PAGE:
First Look: ‘Bunheads’

There are many TV shows that I love. Probably an unnatural amount. They’re like friends, you know?

There are your newest friends that you’ve gathered over the course of your summer internship (The Good Wife); you don’t know how permanent your affection for them will be, but for now you spend a lot of time together.

There are your childhood friends that you don’t see so much anymore, but when you do, it’s very fond and it makes you relive a lot of memories (Friends).

There are the good friends you’ve gathered in college. They haven’t been around you the longest, but you made them in your current state of growing maturity, so they feel true to who you are, and you have no doubt that you’ll love them forever (Mad Men and Community).

And then finally, there are your best friends from high school, who you grew up with, who taught you things, who cried with you, who you can be dumb with. They’ll probably be the maid of honor/best man in your wedding (if you don’t have a sibling eager to edge them out). They are your people. You already have loved them forever.

My TV show equivalent of that friend is Gilmore Girls. I have seen every episode en embarrassing amount of time, and I never really get tired of it. I have all seven seasons on DVD. I make all of my family members—including my two younger brothers—watch them with me on a regular basis when I am home. Even though maybe Mad Men is smarter, Community is funnier, and Friends has been with me longer, it doesn’t matter. My love for Gilmore Girls knows no bounds.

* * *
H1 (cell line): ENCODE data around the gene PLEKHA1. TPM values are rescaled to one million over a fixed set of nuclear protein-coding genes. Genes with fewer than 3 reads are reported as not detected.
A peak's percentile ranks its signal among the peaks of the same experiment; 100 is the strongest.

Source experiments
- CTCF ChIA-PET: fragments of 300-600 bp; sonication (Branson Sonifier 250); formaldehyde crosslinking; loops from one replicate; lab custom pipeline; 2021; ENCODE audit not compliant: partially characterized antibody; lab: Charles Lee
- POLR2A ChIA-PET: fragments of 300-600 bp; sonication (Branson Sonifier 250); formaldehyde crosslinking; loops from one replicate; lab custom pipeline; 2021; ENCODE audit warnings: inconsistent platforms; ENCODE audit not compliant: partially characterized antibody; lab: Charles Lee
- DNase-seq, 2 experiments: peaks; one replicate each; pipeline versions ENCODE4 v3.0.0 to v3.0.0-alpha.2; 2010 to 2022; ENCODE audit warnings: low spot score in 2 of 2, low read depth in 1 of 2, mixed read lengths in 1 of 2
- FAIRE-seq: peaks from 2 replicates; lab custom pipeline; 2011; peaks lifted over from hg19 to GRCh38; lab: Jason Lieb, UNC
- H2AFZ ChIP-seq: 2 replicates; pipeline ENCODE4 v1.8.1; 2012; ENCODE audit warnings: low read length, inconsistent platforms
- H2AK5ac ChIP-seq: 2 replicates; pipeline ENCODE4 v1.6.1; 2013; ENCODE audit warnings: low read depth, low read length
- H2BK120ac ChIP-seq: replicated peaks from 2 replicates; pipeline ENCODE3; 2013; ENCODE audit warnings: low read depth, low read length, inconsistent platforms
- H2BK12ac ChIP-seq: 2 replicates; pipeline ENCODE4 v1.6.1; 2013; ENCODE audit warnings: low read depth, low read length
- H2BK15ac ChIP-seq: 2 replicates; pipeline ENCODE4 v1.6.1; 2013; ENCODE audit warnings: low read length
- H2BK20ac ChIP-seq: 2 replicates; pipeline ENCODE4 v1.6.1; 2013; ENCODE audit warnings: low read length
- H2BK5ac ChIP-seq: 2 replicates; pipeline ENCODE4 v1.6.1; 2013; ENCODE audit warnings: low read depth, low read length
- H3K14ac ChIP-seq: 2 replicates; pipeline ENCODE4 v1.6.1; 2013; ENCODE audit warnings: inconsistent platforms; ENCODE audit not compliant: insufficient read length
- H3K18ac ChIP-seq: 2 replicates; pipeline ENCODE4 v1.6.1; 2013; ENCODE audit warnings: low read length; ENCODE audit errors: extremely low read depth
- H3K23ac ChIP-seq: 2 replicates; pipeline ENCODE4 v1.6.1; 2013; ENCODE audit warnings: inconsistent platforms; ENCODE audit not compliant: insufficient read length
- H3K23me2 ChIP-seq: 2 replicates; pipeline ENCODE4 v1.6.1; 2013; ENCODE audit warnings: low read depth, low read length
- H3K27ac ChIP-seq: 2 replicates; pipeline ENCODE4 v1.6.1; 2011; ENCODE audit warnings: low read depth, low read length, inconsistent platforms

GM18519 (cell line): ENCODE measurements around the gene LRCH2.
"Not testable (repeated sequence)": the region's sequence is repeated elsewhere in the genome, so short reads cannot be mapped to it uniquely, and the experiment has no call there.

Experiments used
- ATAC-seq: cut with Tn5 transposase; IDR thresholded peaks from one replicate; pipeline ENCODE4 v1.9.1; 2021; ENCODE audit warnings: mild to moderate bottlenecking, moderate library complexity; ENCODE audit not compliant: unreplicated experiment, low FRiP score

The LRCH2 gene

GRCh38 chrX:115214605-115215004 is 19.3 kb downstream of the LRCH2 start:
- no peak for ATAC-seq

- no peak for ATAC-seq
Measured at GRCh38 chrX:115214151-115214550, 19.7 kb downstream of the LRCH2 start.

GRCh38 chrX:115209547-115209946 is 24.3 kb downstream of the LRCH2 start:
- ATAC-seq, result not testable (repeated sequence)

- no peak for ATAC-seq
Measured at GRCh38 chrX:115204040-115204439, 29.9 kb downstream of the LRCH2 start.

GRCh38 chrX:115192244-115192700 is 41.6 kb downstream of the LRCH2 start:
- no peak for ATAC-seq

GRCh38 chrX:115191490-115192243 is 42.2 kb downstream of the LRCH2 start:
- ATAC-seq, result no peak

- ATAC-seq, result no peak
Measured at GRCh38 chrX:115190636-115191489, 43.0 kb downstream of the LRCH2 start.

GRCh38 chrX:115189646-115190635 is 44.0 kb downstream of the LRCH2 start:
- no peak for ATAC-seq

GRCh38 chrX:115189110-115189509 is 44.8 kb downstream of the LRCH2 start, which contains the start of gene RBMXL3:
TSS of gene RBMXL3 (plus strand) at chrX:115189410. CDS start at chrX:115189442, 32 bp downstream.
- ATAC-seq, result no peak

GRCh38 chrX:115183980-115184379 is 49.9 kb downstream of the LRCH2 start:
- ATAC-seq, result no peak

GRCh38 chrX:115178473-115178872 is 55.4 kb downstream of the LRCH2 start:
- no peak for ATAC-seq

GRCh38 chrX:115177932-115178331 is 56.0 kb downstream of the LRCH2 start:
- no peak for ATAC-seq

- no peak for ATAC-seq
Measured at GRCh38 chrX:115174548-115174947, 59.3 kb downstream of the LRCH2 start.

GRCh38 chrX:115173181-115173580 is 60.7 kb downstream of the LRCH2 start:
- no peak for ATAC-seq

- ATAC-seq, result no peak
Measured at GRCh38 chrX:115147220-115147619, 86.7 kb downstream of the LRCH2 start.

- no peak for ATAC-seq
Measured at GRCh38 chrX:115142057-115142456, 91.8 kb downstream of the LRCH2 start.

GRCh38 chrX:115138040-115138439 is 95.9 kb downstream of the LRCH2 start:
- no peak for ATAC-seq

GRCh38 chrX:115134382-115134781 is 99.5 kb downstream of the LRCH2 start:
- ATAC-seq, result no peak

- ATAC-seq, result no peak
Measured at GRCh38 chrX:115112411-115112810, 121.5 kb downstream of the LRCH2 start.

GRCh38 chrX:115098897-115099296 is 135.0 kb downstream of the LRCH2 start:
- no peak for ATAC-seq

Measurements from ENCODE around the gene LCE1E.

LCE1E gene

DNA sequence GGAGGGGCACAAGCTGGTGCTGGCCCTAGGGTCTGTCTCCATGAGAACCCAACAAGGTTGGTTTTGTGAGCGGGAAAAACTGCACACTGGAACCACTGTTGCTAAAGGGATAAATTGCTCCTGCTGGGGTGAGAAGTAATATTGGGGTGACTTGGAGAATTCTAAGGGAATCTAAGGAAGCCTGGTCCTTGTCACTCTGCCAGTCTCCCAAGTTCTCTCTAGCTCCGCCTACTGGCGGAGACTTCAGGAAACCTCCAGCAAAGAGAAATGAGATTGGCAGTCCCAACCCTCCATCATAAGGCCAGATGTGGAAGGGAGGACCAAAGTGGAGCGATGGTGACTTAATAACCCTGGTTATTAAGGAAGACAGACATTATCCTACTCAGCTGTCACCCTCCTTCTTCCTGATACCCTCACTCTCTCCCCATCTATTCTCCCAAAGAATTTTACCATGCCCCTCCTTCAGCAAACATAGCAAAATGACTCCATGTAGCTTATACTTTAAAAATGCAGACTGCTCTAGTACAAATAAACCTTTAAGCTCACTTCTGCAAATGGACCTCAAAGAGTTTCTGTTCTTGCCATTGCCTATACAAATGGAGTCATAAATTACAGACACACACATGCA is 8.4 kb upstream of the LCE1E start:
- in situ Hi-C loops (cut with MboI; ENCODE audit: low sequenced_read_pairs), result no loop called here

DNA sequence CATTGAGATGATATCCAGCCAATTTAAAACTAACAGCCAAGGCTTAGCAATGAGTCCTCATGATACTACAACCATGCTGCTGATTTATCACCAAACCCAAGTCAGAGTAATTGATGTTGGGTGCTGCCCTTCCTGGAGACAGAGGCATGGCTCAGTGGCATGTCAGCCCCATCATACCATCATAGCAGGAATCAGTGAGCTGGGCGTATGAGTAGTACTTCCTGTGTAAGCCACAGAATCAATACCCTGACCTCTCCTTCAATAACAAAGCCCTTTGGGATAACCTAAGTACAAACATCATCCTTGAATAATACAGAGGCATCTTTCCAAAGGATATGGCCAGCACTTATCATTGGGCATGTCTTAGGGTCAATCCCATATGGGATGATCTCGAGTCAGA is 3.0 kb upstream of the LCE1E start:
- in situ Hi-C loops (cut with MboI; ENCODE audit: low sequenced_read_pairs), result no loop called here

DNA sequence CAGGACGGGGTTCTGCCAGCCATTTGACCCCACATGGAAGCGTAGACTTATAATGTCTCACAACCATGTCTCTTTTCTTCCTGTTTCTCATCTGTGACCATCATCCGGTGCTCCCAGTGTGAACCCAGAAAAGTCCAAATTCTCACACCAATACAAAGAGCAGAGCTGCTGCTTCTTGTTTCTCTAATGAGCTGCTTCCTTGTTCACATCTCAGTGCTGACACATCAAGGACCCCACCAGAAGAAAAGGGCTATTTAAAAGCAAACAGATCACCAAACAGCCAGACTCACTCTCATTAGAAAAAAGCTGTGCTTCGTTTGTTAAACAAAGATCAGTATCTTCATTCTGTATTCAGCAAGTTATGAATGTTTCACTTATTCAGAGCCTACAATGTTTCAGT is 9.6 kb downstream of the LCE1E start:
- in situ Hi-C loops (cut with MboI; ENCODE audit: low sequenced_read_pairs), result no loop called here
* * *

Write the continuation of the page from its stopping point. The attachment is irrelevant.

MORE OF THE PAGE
“Gilmore Girls”

So imagine my anxiety when I found out Gilmore Girls creator and writer Amy Sherman-Palladino is doing a new show. Anxious to see it, but also anxious because it could probably never hit the bar that Gilmore Girls set. Even if it was as well-written, it couldn’t take me to that same emotional place. Also: it’s called Bunheads. Granted, Gilmore Girls isn’t a spectacular name either, but Bunheads? Way to give your show a handicap from the start, Amy.

But I’ve watched the pilot. Actually, I watched episode three and then I watched the pilot (Tip: Don’t just assume the episode up on Hulu is the first episode of the show). You can see the Gilmore Girls influence all over the place—the small town, the same actors (Emily, Gypsy, and Drella have made appearances), the sarcasm, the fast-paced quips. It’s all there. Emily (Kelly Bishop) is back as Fanny, a harshly critical but vulnerable mother. I think Emily would cringe at the sight of Fanny, but at their cores, they’re the same women. The lead Michelle is also a bit of a Lorelei, if Lorelei wasn’t so together. Or maybe we can call Michelle a Lorelei if she didn’t have Rory. And therein lies the problem: we don’t have a Rory.


Theoretically, we have four Rorys. Four little ballerinas, each with a different personality and issue. In my head I think of them as Body Issues Girl, Boobs Girl, Mean Girl, and the Girl with the Good Bone Structure. I’m not sure what the personality of that last one is. She seems to be the coolest one—the one who is the most like Amy. None of these girls are Rory. Rory was special (how many times did Lorelei say that throughout the seven years of Gilmore Girls?). I have yet to be convinced that any of these girls are special.

What’s more is that Michelle doesn’t have a relationship with any of them yet. She has a vague relationship with the four of them, but nothing is defined. Nothing is unique. Nothing makes you care. As I was watching the third episode before I watched the pilot, I thought, Michelle is like Lorelei if I didn’t like her.

I hope this show does well. I hope it grows into itself, figures out what its relationships are, and that once it’s rolling, I will like it more. I will never love it the way I love Gilmore Girls. I could probably never even watch it as a fix for Gilmore Girls. The seven seasons I have on DVD are just too good.


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